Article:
Brooklyn Surrogate's Court 2005

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Friday, July 01, 2005

Joan of Arc

Daily News July 1, 2005
by Earl Louis

Alums make & break law

Having graduated from Brooklyn Law School a month ago, I couldn't help noticing that Michael Feinberg, the former Kings County Surrogate judge who got kicked off the bench this week by unanimous vote of New York's highest state court, is a fellow alumnus.
All Brooklyn Law students have to take an ethics class called "professional responsibility," before graduating. Like any good law school - and Brooklyn is among the best - it teaches students the law and makes clear that the choice is ours: to uphold it or break it.

Feinberg chose the dark side, funneling $2 million in excess court fees - money drained from the estates of people who died without leaving a will - to an attorney, Louis Rosenthal, described by the Court of Appeals as Feinberg's "longtime friend and law school classmate."

Feinberg and Rosenthal remind me of another pair of Brooklyn Law alums who played starring roles in a city corruption scandal.

Stanley Friedman was a Democratic boss in the Bronx who ended up spending four years in prison for conspiracy and racketeering after paying bribes to steer a $21 million city contract to a firm y he headed. Another alum, former Queens Borough President Donald Manes, committed suicide after his role in the scheme came to light.

Joining those scoundrels on the alumni rolls is a much longer list of distinguished civic leaders. Former Manhattan Borough President Percy Sutton graduated in the 1950s, as did former Rep. Herman Badillo, ex-Mayor David Dinkins, former Police Commissioner Benjamin Ward and current GOP mayoral candidate Tom Ognibene. Not to mention a slew of respected state and federal judges.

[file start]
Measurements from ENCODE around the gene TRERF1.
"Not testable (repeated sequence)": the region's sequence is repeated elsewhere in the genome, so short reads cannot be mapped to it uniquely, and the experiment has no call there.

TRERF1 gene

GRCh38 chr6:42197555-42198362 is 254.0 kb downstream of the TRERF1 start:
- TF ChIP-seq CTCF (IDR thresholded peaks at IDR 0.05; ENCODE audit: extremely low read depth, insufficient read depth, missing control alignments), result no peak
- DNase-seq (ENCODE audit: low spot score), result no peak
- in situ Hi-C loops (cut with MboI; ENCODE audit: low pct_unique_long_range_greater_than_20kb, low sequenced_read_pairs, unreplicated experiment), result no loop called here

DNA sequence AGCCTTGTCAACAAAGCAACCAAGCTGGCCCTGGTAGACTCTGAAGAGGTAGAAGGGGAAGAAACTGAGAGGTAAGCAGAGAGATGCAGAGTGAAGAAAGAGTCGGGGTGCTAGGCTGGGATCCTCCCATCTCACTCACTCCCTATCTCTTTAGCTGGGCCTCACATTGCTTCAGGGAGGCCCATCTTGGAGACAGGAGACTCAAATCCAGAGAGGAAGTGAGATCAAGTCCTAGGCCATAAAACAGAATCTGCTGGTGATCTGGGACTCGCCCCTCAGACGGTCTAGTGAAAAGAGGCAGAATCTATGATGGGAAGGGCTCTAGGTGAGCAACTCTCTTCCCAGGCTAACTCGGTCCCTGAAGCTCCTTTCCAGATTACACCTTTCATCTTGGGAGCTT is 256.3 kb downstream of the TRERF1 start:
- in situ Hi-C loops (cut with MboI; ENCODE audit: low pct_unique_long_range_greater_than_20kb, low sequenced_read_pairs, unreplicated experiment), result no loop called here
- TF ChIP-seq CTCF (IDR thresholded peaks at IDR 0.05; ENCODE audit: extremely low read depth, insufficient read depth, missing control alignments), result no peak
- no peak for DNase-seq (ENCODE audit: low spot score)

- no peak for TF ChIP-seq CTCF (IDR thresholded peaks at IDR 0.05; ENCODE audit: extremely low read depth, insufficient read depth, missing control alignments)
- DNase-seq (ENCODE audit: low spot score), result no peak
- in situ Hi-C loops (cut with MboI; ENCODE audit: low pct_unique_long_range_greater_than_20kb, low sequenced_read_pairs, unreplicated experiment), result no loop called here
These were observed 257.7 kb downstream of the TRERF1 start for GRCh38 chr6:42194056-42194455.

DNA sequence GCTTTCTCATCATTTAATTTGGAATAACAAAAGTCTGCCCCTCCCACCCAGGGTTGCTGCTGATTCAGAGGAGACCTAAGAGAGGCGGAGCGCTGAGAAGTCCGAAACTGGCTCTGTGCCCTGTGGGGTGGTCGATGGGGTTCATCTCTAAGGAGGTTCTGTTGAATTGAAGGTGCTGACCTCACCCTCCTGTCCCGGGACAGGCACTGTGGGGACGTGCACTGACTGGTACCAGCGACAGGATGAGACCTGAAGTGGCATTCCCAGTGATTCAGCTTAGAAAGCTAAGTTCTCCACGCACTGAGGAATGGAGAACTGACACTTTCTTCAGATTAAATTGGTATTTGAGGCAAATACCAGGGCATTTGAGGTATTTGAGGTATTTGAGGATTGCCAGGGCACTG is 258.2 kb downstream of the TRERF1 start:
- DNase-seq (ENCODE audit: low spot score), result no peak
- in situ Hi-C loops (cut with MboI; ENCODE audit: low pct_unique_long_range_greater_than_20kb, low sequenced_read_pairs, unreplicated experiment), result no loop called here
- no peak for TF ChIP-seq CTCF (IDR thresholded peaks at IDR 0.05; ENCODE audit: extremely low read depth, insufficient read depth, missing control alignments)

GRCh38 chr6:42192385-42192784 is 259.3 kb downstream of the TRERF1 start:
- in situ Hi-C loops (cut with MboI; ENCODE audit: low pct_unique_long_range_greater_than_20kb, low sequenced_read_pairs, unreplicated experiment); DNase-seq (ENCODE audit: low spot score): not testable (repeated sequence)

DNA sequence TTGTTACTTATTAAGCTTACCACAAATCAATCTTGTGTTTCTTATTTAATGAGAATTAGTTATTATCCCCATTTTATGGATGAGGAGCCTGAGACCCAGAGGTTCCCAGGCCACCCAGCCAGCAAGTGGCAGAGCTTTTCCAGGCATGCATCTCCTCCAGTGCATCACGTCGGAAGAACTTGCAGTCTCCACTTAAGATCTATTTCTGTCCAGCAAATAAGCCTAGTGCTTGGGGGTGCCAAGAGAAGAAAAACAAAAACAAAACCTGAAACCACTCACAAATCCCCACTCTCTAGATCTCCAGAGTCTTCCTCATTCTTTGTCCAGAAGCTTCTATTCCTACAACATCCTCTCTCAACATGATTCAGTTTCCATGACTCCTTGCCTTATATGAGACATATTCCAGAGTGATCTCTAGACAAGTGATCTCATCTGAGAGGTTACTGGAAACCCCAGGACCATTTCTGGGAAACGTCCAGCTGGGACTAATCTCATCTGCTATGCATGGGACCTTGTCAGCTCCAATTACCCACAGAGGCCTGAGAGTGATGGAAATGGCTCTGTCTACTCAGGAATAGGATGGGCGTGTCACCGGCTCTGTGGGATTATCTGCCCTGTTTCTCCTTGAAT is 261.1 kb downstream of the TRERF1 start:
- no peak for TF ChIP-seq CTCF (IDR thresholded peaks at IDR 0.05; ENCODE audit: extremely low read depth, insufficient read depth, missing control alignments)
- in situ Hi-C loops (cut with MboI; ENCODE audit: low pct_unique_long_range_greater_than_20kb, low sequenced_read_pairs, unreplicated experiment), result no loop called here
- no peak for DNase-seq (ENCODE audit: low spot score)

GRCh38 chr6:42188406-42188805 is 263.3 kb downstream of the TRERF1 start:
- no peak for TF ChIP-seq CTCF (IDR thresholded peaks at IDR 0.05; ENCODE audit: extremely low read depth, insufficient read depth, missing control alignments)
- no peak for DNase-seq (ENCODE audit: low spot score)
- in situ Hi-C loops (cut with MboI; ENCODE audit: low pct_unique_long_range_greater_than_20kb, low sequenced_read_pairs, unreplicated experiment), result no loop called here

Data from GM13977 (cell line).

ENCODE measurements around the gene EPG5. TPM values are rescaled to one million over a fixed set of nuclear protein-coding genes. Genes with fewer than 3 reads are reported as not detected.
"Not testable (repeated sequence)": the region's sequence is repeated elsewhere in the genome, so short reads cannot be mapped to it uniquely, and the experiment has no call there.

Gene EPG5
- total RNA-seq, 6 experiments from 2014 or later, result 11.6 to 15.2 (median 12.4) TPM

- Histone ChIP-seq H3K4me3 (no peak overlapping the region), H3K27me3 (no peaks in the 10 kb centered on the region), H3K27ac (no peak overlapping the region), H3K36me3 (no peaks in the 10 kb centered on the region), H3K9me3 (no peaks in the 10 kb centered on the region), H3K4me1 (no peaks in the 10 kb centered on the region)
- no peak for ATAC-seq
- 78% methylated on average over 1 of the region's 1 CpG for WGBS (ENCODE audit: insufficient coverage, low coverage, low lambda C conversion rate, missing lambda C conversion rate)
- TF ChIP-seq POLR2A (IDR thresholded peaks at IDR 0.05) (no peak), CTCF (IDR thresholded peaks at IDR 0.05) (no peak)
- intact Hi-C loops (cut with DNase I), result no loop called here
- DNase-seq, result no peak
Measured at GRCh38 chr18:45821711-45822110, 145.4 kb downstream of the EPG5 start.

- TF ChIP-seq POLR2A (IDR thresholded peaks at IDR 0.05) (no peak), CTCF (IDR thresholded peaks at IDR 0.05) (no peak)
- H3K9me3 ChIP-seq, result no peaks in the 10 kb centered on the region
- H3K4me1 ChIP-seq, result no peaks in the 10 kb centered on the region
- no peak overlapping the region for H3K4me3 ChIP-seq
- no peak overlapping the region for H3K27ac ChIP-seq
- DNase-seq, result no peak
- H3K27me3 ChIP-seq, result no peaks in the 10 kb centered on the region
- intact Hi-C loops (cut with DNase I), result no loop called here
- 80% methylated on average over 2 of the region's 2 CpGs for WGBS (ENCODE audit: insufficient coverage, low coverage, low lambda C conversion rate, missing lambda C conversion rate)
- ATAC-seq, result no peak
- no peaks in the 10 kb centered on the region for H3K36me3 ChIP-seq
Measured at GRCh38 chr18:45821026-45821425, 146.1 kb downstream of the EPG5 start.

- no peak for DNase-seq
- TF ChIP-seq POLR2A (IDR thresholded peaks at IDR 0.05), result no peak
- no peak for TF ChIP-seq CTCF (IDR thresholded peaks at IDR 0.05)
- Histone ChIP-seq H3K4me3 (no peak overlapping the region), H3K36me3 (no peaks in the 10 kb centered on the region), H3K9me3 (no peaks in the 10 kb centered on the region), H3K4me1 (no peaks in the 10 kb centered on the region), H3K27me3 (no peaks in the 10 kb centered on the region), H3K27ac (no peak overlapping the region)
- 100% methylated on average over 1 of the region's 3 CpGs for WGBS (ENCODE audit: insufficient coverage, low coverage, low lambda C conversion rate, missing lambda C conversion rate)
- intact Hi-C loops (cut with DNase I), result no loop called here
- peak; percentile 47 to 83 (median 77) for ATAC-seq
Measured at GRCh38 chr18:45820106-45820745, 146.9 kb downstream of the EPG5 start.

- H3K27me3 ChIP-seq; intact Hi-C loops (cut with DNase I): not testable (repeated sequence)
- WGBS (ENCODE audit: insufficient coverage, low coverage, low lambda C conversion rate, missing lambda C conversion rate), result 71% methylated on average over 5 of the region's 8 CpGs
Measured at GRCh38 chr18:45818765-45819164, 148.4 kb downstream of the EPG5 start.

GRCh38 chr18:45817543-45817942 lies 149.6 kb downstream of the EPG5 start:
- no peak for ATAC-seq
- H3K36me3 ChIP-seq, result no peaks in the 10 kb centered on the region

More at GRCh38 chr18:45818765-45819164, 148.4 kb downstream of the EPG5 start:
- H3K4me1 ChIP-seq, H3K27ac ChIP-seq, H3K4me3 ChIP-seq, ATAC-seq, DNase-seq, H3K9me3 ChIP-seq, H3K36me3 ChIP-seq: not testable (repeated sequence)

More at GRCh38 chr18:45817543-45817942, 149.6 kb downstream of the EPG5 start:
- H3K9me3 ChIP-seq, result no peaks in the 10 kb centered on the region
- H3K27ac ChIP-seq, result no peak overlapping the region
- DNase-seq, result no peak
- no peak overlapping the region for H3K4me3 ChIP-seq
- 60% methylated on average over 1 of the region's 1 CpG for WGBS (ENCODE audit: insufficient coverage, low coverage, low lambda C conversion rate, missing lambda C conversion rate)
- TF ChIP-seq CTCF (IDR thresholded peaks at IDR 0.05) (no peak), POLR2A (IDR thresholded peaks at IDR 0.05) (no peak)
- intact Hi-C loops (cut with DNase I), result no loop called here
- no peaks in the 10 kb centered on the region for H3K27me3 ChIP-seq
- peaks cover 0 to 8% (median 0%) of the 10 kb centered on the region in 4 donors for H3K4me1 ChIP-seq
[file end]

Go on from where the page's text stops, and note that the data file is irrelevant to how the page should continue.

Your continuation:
The school doesn't talk much about the alums who became crooks, which is a mistake. Chronicling their failed careers provides a sobering, cautionary tale for new lawyers.

Faith-based politics

Feinberg's expulsion has touched off a scramble to elect a replacement Surrogate's Court judge this fall. As is often true in Brooklyn, the path to power runs through First Baptist Church of Crown Heights, a 5,000-member congregation whose pastor is Clarence Norman Sr., the father of Assemblyman Clarence Norman Jr., the Brooklyn Democratic chairman.

The church's support - and Norman's - will likely go to Supreme Court Justice Diana Johnson, a longtime church member running for surrogate. Another Supreme Court judge in the race is Lawrence Knipel, the husband of District Leader Lori Knipel.

Meanwhile, most good-government types are lining up behind Margarita Lopez-Torres, who has run maverick races for Civil and Supreme Court against Norman's machine in recent years, and in the process turned into a kind of Joan of Arc of reform in the borough.

Originally published on July 1, 2005


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